Effective strategies for classification in CT scans

Last October I took part in the RSNA Intracranial Haemorrhage Detection Kaggle challenge. I ended up in the top 10%, which considering my full-time job and travelling, was a placement I am quite happy with.

The goal of this post is to share some ideas and strategies to work with classification in CT scans.

The task

The task in this competition was to tackle a multiclass classification problem, to classify 5 different types of brain haemorrhage (a sixth class was "not present") from computerized tomography (CT) scans of patient's heads. Each type of haemorrhage tends to appear in different location of the head with different features. A summary with examples is reported below.


CT scans usually are slices on the axial plane taken at different heights. This means that you can combine consecutive scans to obtain 3D information. In general, scans are provided in the DICOM format, which is an international standard for digital medical images. DICOM files represent pixel intensities in normal units (they can range for example between -32768 and 32767 or less according to the number of bits used).


First, you can convert the scans from pixel intensities to Hounsfield Units (HU). Hounsfield Units describe a linear scale of radio intensity. Basically, values range between -1000 (radio intensity of air) and 1000 (roughly radio intensity of metal). Harder materials (such as bone or metal) will have a higher radio intensity. Lighter materials, like flesh, soft tissue or water, will have a lower radio intensity.

To convert from the DICOM to HU you usually have to look for "slope" and "intercept" in the file metadata. The two values, which are usually provided by the manufacturer allow you to get the HU:

\[ \text{scan}_{HU} = \text{scan} * \text{slope} + \text{intercept} \]

Now if you try and visualize the images in HU you will probably see something like this


So what's the problem?

The problem is that in a normal grayscale image you can represent 256 different shades, this means that being the HU roughly 2000 values, you have 8 values per shade of grey. As a human, you cannot visually detect changes in shades that are less than 120 HU (in greyscale). That's why you don't see the nice head scans that we were expecting, but instead, you just see a grey blob.

So what do doctors do?

During scan assessment by a human doctor, what is actually done is that each scan is "focused" on a particular range of the Hounsfield Scale, giving information about a certain type of tissue. Doctors usually focus on 2-3 different windows at the same time (according to the assessment they are performing).

In the case of brain haemorrhages, there are 5 important windows, each one focusing on a type of tissue:

  1. Brain Matter window: W:80 L:40
  2. Blood/subdural window: W:130-300 L:50-100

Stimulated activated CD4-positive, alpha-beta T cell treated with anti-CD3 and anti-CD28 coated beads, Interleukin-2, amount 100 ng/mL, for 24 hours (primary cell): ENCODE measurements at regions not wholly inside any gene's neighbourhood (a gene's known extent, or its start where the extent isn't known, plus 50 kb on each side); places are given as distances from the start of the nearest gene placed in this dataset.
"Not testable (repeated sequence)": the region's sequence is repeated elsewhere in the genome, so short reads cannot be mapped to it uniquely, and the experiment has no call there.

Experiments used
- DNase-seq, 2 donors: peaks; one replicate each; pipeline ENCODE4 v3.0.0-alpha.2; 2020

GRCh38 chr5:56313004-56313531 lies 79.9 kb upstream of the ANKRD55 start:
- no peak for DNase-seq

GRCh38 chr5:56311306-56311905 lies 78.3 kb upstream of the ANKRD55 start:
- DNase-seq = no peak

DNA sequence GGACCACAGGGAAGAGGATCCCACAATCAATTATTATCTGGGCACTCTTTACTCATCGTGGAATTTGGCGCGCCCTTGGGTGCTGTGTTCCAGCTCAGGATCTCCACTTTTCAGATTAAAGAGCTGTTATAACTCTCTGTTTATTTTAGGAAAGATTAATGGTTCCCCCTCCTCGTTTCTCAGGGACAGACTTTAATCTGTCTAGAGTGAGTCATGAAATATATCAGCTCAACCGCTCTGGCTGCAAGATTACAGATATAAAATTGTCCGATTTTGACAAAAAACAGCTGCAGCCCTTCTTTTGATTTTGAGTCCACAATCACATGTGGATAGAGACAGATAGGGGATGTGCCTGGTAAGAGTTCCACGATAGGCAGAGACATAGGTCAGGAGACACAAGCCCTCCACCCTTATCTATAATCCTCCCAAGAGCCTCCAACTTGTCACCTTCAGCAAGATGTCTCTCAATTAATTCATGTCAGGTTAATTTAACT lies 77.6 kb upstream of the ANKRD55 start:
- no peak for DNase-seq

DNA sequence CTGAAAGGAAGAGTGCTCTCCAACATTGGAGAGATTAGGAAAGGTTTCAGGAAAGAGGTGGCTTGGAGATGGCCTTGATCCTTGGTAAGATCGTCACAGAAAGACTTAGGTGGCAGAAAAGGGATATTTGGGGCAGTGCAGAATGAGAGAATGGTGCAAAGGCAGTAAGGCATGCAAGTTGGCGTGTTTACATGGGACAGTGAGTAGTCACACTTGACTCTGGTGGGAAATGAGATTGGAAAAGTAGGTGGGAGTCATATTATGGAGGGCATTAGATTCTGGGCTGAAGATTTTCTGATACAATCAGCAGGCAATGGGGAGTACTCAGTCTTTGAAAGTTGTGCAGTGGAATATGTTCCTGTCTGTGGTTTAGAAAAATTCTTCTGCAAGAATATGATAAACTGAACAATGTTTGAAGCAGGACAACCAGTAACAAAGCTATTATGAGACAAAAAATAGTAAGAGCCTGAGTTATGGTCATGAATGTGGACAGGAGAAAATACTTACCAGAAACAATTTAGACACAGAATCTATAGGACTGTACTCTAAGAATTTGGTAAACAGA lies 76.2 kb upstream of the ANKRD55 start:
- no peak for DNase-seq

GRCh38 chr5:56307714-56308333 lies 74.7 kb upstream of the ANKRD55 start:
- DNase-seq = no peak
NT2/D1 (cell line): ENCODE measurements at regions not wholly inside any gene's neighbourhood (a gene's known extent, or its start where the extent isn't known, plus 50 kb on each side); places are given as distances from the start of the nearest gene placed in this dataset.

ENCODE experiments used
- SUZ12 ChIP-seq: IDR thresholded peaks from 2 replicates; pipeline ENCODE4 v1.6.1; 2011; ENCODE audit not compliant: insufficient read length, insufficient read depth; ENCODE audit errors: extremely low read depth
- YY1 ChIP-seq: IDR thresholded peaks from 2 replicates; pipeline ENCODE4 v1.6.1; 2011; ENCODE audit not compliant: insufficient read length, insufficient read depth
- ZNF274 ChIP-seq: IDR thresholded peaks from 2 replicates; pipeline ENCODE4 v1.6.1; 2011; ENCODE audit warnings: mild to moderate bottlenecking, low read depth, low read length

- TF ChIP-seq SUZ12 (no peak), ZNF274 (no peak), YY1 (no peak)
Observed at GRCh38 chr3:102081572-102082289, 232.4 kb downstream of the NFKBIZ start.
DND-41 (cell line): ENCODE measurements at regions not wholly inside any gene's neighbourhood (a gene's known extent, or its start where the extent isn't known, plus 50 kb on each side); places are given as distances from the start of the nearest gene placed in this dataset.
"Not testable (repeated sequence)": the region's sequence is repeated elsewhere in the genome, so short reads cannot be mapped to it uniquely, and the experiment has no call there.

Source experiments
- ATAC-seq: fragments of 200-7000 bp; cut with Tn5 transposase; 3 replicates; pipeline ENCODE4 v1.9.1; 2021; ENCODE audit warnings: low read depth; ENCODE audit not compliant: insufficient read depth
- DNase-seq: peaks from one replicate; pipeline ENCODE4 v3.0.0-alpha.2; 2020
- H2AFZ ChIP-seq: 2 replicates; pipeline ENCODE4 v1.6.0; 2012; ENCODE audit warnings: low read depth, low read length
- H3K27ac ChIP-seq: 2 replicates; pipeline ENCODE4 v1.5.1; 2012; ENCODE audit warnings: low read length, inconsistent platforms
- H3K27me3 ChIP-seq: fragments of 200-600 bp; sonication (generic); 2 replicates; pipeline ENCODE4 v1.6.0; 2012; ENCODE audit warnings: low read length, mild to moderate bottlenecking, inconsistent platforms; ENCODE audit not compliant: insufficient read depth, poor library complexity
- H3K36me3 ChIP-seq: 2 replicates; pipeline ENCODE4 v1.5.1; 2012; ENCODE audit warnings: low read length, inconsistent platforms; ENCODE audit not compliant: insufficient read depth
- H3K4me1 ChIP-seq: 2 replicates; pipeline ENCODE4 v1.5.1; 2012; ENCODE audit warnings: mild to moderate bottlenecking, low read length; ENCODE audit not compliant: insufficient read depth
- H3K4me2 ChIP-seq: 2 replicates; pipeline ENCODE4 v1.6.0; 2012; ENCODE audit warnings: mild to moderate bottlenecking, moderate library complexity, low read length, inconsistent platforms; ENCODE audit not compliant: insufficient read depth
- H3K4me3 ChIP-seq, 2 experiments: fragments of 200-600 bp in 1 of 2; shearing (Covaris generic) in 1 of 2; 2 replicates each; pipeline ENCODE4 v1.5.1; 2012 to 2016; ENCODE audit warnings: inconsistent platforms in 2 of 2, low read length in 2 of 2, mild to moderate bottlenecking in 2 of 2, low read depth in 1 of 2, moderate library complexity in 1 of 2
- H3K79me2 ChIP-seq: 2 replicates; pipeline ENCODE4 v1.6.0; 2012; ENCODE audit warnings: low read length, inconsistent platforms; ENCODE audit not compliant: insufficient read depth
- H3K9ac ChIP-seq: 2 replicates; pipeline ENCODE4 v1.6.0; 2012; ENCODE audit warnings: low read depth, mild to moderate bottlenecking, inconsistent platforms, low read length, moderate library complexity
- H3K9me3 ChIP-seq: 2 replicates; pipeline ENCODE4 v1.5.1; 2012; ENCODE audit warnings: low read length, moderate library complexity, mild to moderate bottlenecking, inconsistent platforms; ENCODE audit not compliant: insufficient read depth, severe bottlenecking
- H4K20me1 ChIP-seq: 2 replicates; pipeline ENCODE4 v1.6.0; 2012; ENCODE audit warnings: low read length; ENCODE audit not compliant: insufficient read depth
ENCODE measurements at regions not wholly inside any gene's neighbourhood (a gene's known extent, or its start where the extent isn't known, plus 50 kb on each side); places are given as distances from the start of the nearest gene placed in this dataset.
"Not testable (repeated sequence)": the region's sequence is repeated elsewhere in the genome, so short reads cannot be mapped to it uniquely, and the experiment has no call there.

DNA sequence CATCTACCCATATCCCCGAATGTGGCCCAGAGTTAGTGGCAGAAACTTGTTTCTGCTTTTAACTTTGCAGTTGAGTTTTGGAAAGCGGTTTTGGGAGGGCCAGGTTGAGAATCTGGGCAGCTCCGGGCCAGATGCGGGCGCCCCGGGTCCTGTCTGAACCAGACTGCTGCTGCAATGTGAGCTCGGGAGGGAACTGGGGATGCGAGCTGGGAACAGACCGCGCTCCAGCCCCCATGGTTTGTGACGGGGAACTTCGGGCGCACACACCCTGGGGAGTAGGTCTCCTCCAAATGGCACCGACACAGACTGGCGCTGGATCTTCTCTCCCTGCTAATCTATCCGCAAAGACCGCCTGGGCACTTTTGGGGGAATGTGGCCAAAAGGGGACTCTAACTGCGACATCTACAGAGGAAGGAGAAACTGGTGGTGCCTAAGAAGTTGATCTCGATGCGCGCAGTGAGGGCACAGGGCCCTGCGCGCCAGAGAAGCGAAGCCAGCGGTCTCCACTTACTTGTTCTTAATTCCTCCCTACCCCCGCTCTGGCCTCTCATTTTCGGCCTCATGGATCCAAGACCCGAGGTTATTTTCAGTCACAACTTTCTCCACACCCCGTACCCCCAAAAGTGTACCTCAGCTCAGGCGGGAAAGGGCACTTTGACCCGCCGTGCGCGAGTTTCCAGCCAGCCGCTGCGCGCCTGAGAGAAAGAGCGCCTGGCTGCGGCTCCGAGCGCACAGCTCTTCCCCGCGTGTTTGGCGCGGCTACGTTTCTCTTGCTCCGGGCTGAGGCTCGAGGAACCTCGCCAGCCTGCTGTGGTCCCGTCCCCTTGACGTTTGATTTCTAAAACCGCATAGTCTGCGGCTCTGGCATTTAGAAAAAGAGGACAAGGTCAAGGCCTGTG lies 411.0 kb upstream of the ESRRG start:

3. Soft tissue window: W:350–400 L:20–60
  4. Bone window: W:2800 L:600
  5. Grey-white differentiation window: W:8 L:32 or W:40 L:40

The windows are expressed with two numbers W the width of the window and L the center. Each window focuses on the range:

\[ L - W / 2 < \text{HU} < L + W / 2 \]

Mimic doctors with ML

A viable approach is to choose 3 different windows and use them as the channels of a 3-channel image. In this way our network will try and learn, as a human doctor does, to classify haemorrhage using multiple windows of the same scan.

This approach works and was successfully used during the competition by lots of participants (including me). The approach is also backed up by several research papers.

Some examples of the images one obtains are shown in the pictures.


The images have been min-max scaled to then be fed to the network.


  • Quite a simple approach.
  • We are feeding the network the same information a human expert would use (we know it's meaningful).


  • We are dropping information that the network might be able to use.

Introduce a volume component

Another approach, that was quite successful in the competition was to introduce a volume component instead or together with using multiple windows.

As shown in the figure, scans are consecutive snapshots on the axial plane of the head.


Three consecutive scans can be used as the three channels of an RGB image (using still some windowing on the Hounsfield Scale).

An example of the input images (min-max scaled) is shown in the figure.



  • Quite a simple approach.
  • We are now giving information to the network about volume, although limited.


  • We are dropping information that the network might be able to use (for the windowing).

No windowing

An interesting approach developed during the competition was to drop windows altogether and give the network the full range of HU values. The nuance to tackle with this approach is that the distribution of the pixels over the full range is usually strongly bimodal, with values that are not evenly distributed in the whole range. The distribution can change a lot with the type of tissue that is mainly present in each scan.

A solution to this problem is to find (or craft) a nonlinear normalization function to "normalize" our data over the full range, or almost the full range.

An example can be found in the write-up of the 8th place solution to the competition.

Conclusions: We had a look at some possible approaches that work when dealing with classification in CT scans. We started explaining how scans work, how we can convert them to Hounsfield Units and which strategies we can use to feed the data to a neural network.